Then came my 50th birthday and my hubs desire to get me something a bit more pricey than our standard birthday gifts. He made a proclamation. I had until my birthday to look at all of my options (Kindle, Sony, Kobo, Nook, Ipad and others) and to choose one. That would be my present.
I researched online. I went to stores where I could get a hands on feel for the ones available locally. I read what others said. I researched some more. The decision wasn’t easy. The Sony, Nook and I-pad were available for me to touch, feel, try out. The Kindle wasn’t available locally (although that has changed in the last week –Target now carries them) but has a wonderful following of early adopters, who all seem to love it, including a couple of people I know personally. The Kobo had a great price point, but was only available thru ordering. Each one had it’s good (and bad) points. My final decision came down to ease of use, ability to borrow books in e-format from my local library, and….. superficial, I know, but the way the reader looked and felt.
Finally it was my Birthday week and a decision was demanded. I made my choice……. Welcome to my newest obsession:
I have owned it for less than a month and I have already read 4 books borrowed from my local library, 2 books I have downloaded from B&N for free, and I have several books waiting in my TBR list. both in my wish list on the Barnes&Noble e-book store and the one with my local library.
I adore my newest little obsession. It is light (weighing about what a paperback does), it will hold up to 1500 books in it’s built in 2 gig of memory –plus I am able to add memory with a memory card, adding up to 16 gig more. memory. It will display my own pictures (although only in black and white) as screensaver/backgrounds. Because I bought it just before Father’s day, and right before the price drop **sigh**, it came with a $50 gift card toward purchase of books. The price dropped by $50 a few days ago, but I don’t feel too bad since I got the gift card with mine, making the actual cost about the same. It will also play music/podcasts/audio books with it’s built in audio player, and even offers a rudimentary web browser (think cell phone).
It feels very like reading a paperback because G also bought me a cover for it to protect it from bumps and scratches that is a very soft leather and opens up and folds around it while reading and makes it about the size, heft, and feel of reading a paperback book. It gives me a choice of 5 font sizes so I can increase or decrease the size of the words based on where I am reading, available light, or other factors. Barnes and Noble offers several free books (about 95,000 –many are books out of copyright, but some are ‘sample’ books from some really good authors they want you to try so if you like them you will buy there other books!) in addition you are able to ‘sample’ any book before buying. If you see a book, but aren’t sure you would like it, you are able to download the first couple of chapters to read for free. I am also able to buy books thru Borders, Sony, and any other outlet that sells with the e-pub or pdf file formats.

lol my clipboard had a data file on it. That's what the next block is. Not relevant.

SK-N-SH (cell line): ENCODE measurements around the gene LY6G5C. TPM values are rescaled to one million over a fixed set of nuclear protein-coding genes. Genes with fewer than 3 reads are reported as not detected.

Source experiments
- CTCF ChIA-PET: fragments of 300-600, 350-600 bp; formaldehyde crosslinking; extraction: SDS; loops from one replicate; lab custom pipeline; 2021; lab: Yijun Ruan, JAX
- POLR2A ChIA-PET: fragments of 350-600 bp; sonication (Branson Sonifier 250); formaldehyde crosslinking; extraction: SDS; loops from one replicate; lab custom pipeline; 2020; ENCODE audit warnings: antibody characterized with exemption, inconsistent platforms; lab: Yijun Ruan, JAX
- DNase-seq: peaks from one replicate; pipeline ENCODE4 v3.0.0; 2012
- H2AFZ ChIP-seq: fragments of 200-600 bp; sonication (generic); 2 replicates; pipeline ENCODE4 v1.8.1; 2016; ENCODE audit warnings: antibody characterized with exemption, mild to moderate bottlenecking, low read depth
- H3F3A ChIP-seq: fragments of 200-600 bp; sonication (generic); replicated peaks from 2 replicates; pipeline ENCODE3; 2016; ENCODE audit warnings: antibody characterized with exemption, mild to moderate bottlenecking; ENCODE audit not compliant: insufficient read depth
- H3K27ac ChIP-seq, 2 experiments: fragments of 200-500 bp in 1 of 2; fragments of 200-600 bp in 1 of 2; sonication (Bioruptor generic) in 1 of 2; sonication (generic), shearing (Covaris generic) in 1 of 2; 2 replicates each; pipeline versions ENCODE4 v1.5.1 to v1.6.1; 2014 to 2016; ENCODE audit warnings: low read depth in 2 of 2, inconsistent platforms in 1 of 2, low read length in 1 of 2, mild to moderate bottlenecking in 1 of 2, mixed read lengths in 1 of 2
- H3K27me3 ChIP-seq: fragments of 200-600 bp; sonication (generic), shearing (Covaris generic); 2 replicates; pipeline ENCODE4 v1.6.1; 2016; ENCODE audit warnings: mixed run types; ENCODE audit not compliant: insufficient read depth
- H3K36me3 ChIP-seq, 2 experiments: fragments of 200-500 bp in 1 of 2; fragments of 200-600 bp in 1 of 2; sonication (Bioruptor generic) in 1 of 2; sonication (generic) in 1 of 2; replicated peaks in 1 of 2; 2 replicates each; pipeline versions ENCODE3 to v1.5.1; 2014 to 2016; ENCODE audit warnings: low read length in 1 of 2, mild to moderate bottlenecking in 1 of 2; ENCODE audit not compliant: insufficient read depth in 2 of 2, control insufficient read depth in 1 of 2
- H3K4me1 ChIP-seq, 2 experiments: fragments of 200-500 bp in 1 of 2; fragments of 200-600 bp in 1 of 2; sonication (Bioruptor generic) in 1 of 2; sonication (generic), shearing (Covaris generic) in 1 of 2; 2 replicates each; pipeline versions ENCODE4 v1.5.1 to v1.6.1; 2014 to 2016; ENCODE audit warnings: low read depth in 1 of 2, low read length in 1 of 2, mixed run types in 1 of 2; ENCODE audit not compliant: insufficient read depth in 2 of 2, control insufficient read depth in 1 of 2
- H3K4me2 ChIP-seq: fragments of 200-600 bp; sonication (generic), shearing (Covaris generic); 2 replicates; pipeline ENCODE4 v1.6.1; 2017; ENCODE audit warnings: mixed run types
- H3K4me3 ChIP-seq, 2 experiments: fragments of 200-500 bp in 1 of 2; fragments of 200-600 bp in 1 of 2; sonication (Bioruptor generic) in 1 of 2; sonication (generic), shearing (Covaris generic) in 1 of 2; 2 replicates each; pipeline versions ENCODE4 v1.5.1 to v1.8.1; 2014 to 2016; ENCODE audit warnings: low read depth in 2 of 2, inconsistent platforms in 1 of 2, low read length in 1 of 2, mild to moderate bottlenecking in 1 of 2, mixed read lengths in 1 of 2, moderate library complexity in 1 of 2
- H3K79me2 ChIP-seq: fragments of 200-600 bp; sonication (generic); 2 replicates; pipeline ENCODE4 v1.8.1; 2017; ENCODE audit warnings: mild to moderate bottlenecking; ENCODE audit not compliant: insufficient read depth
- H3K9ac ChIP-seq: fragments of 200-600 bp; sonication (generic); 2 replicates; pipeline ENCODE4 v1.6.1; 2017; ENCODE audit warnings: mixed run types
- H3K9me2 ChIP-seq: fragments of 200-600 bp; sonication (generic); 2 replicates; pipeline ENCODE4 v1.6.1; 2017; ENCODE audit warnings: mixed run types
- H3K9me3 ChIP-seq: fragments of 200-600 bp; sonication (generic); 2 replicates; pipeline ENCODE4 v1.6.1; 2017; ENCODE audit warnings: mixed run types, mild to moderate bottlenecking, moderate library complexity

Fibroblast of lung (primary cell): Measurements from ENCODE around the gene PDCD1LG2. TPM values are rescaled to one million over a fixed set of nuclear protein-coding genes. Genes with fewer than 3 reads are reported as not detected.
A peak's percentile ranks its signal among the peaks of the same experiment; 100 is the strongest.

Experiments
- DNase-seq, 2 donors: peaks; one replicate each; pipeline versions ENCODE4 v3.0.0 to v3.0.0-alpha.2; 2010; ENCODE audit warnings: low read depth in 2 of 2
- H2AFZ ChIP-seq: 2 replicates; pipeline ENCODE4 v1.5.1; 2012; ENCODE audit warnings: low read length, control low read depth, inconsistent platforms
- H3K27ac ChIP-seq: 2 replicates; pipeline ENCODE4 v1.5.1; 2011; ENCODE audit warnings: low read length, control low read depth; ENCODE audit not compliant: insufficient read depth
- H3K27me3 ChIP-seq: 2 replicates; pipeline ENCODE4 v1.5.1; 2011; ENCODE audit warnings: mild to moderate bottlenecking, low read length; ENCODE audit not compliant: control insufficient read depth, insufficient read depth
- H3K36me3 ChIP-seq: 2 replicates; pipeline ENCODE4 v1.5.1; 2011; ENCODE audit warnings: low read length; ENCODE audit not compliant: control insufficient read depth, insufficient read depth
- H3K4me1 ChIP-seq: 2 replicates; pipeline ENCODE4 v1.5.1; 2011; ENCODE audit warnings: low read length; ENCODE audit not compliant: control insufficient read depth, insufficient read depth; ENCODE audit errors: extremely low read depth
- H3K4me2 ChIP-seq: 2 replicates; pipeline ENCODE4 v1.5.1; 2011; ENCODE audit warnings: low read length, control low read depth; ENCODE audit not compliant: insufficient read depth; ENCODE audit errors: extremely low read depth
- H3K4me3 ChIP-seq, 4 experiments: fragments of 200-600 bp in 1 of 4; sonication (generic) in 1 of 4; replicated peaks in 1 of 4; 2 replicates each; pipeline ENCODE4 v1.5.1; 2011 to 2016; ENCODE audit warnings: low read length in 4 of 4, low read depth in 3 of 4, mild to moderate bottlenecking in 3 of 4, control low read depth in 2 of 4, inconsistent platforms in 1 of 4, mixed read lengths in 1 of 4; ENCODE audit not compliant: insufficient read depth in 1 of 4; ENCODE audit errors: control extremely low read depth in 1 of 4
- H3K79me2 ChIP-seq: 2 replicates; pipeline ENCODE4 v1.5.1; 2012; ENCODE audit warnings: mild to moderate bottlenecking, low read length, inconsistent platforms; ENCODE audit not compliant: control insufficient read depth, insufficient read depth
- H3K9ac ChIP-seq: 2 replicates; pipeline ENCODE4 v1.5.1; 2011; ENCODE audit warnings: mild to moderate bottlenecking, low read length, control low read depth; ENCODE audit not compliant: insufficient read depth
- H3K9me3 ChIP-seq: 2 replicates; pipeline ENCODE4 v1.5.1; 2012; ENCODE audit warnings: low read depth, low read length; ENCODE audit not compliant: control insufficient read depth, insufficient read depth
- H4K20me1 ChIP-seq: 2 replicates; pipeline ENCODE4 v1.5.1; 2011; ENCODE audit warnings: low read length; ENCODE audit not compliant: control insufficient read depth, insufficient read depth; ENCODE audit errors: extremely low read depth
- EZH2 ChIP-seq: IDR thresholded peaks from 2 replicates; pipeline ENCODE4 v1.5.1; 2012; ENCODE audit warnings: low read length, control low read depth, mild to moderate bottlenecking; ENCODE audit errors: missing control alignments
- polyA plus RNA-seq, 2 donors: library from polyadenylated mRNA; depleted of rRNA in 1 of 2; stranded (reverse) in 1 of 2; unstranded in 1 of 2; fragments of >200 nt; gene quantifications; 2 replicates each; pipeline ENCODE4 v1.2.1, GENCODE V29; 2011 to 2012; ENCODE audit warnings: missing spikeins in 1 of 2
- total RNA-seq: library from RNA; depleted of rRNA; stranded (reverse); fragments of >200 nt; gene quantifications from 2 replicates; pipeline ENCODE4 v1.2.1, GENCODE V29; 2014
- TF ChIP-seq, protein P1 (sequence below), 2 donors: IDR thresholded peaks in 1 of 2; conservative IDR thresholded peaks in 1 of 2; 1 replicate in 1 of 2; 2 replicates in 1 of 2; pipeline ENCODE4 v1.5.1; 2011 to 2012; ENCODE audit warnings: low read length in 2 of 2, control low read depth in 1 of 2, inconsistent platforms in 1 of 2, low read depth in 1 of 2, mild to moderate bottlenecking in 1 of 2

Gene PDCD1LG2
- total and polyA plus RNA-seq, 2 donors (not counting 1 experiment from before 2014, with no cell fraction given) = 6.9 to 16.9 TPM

Currently I am reading Bullet by Laurell K Hamilton, which I borrowed from the library for free. One of the conveniences of my Nook is ease of obtaining my next book. Earlier this evening I finished the book I was reading (Flirt, also by Ms Hamilton). I had several options at this point. I have some books already on my reader I haven’t read yet, I could bring up the Barnes & Noble e-store right on my Nook and search for/buy/ and download a new book using my wi-fi connection (or if a wi-fi connection is not available using the FREE 3G cellular connection built right in) or I could grab my laptop, go online and choose a book from my Library’s e-book selection, download it, and ‘side load’ it on my Nook. It actually takes longer to type that than to do the download and move the book over from my laptop :) I chose to browse my wish list from the library, saw that Bullet was in and available for download, and decided on that…. all without leaving the comfort of my couch. Yep… obsessed and, quite possibly, in love!